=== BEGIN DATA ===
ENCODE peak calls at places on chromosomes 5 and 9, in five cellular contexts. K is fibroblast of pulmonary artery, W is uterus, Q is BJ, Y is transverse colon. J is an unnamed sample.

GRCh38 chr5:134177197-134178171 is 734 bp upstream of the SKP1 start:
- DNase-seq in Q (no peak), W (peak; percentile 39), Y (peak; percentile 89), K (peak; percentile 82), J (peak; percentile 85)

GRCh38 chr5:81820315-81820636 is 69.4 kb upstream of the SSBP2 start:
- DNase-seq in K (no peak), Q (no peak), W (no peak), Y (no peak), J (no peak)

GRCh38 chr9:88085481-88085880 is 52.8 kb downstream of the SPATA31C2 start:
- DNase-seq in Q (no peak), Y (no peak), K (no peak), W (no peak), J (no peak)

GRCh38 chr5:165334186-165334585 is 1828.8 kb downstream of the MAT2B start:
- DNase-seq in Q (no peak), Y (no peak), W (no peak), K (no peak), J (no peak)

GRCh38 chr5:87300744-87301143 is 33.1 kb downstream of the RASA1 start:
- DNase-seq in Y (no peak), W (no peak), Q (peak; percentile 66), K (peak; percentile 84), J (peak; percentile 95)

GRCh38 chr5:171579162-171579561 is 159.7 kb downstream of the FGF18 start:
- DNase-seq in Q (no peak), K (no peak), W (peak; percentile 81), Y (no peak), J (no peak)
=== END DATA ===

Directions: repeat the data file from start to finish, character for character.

ENCODE peak calls at places on chromosomes 5 and 9, in five cellular contexts. K is fibroblast of pulmonary artery, W is uterus, Q is BJ, Y is transverse colon. J is an unnamed sample.

GRCh38 chr5:134177197-134178171 is 734 bp upstream of the SKP1 start:
- DNase-seq in Q (no peak), W (peak; percentile 39), Y (peak; percentile 89), K (peak; percentile 82), J (peak; percentile 85)

GRCh38 chr5:81820315-81820636 is 69.4 kb upstream of the SSBP2 start:
- DNase-seq in K (no peak), Q (no peak), W (no peak), Y (no peak), J (no peak)

GRCh38 chr9:88085481-88085880 is 52.8 kb downstream of the SPATA31C2 start:
- DNase-seq in Q (no peak), Y (no peak), K (no peak), W (no peak), J (no peak)

GRCh38 chr5:165334186-165334585 is 1828.8 kb downstream of the MAT2B start:
- DNase-seq in Q (no peak), Y (no peak), W (no peak), K (no peak), J (no peak)

GRCh38 chr5:87300744-87301143 is 33.1 kb downstream of the RASA1 start:
- DNase-seq in Y (no peak), W (no peak), Q (peak; percentile 66), K (peak; percentile 84), J (peak; percentile 95)

GRCh38 chr5:171579162-171579561 is 159.7 kb downstream of the FGF18 start:
- DNase-seq in Q (no peak), K (no peak), W (peak; percentile 81), Y (no peak), J (no peak)